We take for granted not only things like food and water, but also the love of our family and friends, the good health we enjoy, and the fact that most us will have somewhere to sleep tonight.



So Ramadan is such a special time for Muslims. It focuses on the idea of sincerity to Allah the Almighty. We fast for His sake and we try by our Prayers and recitation of the Quran to call Him to mind throughout the day. In doing this, we find peace and contentment. Better than any film we have seen or any novel we have read.



Ramadan speaks directly to our hearts of the One who created all things. In talking to non-Muslims about the joys and the meanings of Ramadan, we should try to convey some of this.



I hope this answers your question. Please, keep in touch.



Salam.



Useful links:



Ramadan: A Time to Reflect (Special Page)



Introduction to Ramadan



Fasting in Islam: The Ultimate Worship



Why No Water While Fasting?



Fasting in Different Religions



The Spirit and Ramadan

http://www.readingislam.com/servlet/...AskAboutIslamE
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Ğħαrєєвαħ
08-02-2010, 11:04 PM
Thank you , its not really hard when you have the true faith in God, When you know who your fasting for, and also you begin to get the feeling of those who have hardly anything to eat each day, we will be glad we get to eat after the fast, but theres some humans like ourself who wont have as much ourselves to eat.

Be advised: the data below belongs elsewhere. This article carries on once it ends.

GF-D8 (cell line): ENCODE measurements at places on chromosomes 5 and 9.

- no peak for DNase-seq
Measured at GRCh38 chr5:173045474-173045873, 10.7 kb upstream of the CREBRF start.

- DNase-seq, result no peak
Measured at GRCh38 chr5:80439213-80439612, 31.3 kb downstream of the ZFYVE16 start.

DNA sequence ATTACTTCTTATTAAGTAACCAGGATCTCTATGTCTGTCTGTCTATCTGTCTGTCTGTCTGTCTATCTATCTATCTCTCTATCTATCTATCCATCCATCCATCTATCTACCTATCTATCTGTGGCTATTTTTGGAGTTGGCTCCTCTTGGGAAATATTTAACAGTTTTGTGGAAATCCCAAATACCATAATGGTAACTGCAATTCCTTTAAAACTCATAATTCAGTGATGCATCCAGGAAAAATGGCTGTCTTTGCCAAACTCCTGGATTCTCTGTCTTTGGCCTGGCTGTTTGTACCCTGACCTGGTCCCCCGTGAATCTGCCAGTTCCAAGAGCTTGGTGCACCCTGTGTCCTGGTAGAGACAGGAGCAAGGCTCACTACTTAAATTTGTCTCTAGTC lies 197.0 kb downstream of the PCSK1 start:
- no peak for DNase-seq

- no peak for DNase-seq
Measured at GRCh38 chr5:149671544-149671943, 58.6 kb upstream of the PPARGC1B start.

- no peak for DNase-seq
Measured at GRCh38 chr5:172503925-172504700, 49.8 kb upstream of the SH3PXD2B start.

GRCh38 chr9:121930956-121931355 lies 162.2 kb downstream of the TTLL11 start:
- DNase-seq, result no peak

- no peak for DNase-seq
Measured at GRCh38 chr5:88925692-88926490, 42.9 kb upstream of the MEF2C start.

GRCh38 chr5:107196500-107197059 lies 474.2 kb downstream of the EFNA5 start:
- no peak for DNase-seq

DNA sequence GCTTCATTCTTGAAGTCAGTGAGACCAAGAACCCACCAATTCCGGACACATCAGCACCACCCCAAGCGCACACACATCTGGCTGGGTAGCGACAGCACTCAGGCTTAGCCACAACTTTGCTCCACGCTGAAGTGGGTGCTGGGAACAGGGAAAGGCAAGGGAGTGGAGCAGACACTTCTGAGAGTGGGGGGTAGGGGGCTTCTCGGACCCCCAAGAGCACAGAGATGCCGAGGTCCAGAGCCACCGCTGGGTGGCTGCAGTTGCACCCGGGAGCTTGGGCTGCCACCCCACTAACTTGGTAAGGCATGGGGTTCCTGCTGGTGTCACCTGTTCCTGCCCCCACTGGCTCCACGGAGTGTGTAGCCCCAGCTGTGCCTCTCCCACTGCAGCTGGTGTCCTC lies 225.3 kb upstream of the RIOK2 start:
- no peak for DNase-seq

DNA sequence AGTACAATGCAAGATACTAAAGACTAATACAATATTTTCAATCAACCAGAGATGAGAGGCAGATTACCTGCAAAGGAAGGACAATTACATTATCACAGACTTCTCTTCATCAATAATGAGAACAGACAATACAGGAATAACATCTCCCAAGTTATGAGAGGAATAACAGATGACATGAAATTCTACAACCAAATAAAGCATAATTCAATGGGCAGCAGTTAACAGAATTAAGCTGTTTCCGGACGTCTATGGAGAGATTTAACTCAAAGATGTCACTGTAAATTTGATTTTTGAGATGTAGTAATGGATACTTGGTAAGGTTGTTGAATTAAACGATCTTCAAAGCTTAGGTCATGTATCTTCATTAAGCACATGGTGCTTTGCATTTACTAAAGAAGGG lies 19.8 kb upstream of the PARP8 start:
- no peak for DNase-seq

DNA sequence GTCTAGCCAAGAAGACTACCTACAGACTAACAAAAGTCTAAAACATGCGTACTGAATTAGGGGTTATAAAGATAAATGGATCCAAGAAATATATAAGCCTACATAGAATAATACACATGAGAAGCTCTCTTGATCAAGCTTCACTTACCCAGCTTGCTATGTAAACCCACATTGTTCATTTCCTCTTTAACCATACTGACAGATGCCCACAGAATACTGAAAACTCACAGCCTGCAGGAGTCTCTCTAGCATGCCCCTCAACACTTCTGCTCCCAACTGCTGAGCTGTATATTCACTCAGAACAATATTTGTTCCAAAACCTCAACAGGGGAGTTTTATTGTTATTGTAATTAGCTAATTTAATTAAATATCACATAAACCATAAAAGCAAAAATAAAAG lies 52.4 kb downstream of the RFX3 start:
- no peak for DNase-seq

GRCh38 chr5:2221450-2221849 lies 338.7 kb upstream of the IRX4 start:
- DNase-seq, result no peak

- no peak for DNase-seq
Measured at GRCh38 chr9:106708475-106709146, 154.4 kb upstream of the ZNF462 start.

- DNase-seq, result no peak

It makes us become more humble and sensible.
It gives us the strengh in faith to pray for those who suffer every second of their lives and Ask God to grant them that food also.

Take care
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friendofall
08-02-2010, 11:12 PM
Originally Posted by мυѕℓιмαн 4 ℓιfє
Thank you , its not really hard when you have the true faith in God, When you know who your fasting for, and also you begin to get the feeling of those who have hardly anything to eat each day, we will be glad we get to eat after the fast, but theres some humans like ourself who wont have as much ourselves to eat.

It makes us become more humble and sensible.
It gives us the strengh in faith to pray for those who suffer every second of their lives and Ask God to grant them that food also.

Take care
That's a very interesting sentiment, and one I hadn't thought have previously, it must be much easier to relate to people on the news who are suffering from food deprivation when you yourself have experienced it.
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Muslim Woman
08-02-2010, 11:21 PM
Salaam/ Peace

Ramadan: The Way to Repentance *

By `A'id Al-Qarni


Perhaps the greatest benefit that accrues to the Muslim in the blessed month of Ramadan is turning in repentance to Almighty Allah, self-evaluation, and evaluation of one’s personal history.

In Ramadan, the door of repentance is wide open, the grace of our Lord is guaranteed and His favors are bestowed abundantly. Yet, where are those who repent and seek their Lord's forgiveness?


In the Qur'an, Almighty Allah advises,

(Say, "O my servants who have acted extravagantly against their own souls, do not despair of the mercy of Allah; surely Allah forgives the faults altogether and surely He is the Forgiving, the Merciful.") (Az-Zumar 39:53)

* This article was taken with modifications from the author's book Thirty Lessons for Those Who Fast.


http://www.islamonline.net/English/R...ic_01/05.shtml